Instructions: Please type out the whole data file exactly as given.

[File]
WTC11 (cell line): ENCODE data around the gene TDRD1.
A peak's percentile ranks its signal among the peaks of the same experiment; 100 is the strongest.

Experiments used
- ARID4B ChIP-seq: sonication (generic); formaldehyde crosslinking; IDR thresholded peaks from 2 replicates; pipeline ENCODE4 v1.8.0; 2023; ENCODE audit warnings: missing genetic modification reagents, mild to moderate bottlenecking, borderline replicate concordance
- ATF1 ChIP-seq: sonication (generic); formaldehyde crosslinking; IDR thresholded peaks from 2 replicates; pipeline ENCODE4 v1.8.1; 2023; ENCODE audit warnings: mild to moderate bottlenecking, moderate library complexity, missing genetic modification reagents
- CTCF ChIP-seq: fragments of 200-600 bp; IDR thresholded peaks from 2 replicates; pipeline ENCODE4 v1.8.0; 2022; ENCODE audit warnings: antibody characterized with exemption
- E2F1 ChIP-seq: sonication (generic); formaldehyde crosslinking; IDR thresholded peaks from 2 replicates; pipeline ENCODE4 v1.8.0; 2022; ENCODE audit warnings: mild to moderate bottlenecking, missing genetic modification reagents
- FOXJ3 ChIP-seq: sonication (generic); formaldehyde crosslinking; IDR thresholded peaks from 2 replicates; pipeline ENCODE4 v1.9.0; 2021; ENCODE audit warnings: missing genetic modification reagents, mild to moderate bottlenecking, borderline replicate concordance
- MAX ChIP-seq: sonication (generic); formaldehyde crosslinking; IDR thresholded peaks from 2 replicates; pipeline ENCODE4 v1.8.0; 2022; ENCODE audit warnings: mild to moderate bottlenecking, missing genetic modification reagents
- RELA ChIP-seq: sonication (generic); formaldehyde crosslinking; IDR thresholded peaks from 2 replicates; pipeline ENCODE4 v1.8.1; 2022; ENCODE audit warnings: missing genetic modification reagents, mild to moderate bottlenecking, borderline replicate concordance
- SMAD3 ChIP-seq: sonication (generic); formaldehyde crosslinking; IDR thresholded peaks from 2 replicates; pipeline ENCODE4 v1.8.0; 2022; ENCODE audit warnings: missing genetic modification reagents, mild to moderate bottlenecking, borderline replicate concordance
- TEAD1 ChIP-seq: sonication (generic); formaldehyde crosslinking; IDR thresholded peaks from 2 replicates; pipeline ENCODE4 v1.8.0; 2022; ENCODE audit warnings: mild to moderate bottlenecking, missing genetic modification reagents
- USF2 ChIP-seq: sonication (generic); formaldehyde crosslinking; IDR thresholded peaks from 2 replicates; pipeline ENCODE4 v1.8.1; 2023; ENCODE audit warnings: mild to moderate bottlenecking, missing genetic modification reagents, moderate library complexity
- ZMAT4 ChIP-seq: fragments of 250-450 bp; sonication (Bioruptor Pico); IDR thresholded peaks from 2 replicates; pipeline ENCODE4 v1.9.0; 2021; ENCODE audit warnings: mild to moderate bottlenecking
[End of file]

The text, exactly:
WTC11 (cell line): ENCODE data around the gene TDRD1.
A peak's percentile ranks its signal among the peaks of the same experiment; 100 is the strongest.

Experiments used
- ARID4B ChIP-seq: sonication (generic); formaldehyde crosslinking; IDR thresholded peaks from 2 replicates; pipeline ENCODE4 v1.8.0; 2023; ENCODE audit warnings: missing genetic modification reagents, mild to moderate bottlenecking, borderline replicate concordance
- ATF1 ChIP-seq: sonication (generic); formaldehyde crosslinking; IDR thresholded peaks from 2 replicates; pipeline ENCODE4 v1.8.1; 2023; ENCODE audit warnings: mild to moderate bottlenecking, moderate library complexity, missing genetic modification reagents
- CTCF ChIP-seq: fragments of 200-600 bp; IDR thresholded peaks from 2 replicates; pipeline ENCODE4 v1.8.0; 2022; ENCODE audit warnings: antibody characterized with exemption
- E2F1 ChIP-seq: sonication (generic); formaldehyde crosslinking; IDR thresholded peaks from 2 replicates; pipeline ENCODE4 v1.8.0; 2022; ENCODE audit warnings: mild to moderate bottlenecking, missing genetic modification reagents
- FOXJ3 ChIP-seq: sonication (generic); formaldehyde crosslinking; IDR thresholded peaks from 2 replicates; pipeline ENCODE4 v1.9.0; 2021; ENCODE audit warnings: missing genetic modification reagents, mild to moderate bottlenecking, borderline replicate concordance
- MAX ChIP-seq: sonication (generic); formaldehyde crosslinking; IDR thresholded peaks from 2 replicates; pipeline ENCODE4 v1.8.0; 2022; ENCODE audit warnings: mild to moderate bottlenecking, missing genetic modification reagents
- RELA ChIP-seq: sonication (generic); formaldehyde crosslinking; IDR thresholded peaks from 2 replicates; pipeline ENCODE4 v1.8.1; 2022; ENCODE audit warnings: missing genetic modification reagents, mild to moderate bottlenecking, borderline replicate concordance
- SMAD3 ChIP-seq: sonication (generic); formaldehyde crosslinking; IDR thresholded peaks from 2 replicates; pipeline ENCODE4 v1.8.0; 2022; ENCODE audit warnings: missing genetic modification reagents, mild to moderate bottlenecking, borderline replicate concordance
- TEAD1 ChIP-seq: sonication (generic); formaldehyde crosslinking; IDR thresholded peaks from 2 replicates; pipeline ENCODE4 v1.8.0; 2022; ENCODE audit warnings: mild to moderate bottlenecking, missing genetic modification reagents
- USF2 ChIP-seq: sonication (generic); formaldehyde crosslinking; IDR thresholded peaks from 2 replicates; pipeline ENCODE4 v1.8.1; 2023; ENCODE audit warnings: mild to moderate bottlenecking, missing genetic modification reagents, moderate library complexity
- ZMAT4 ChIP-seq: fragments of 250-450 bp; sonication (Bioruptor Pico); IDR thresholded peaks from 2 replicates; pipeline ENCODE4 v1.9.0; 2021; ENCODE audit warnings: mild to moderate bottlenecking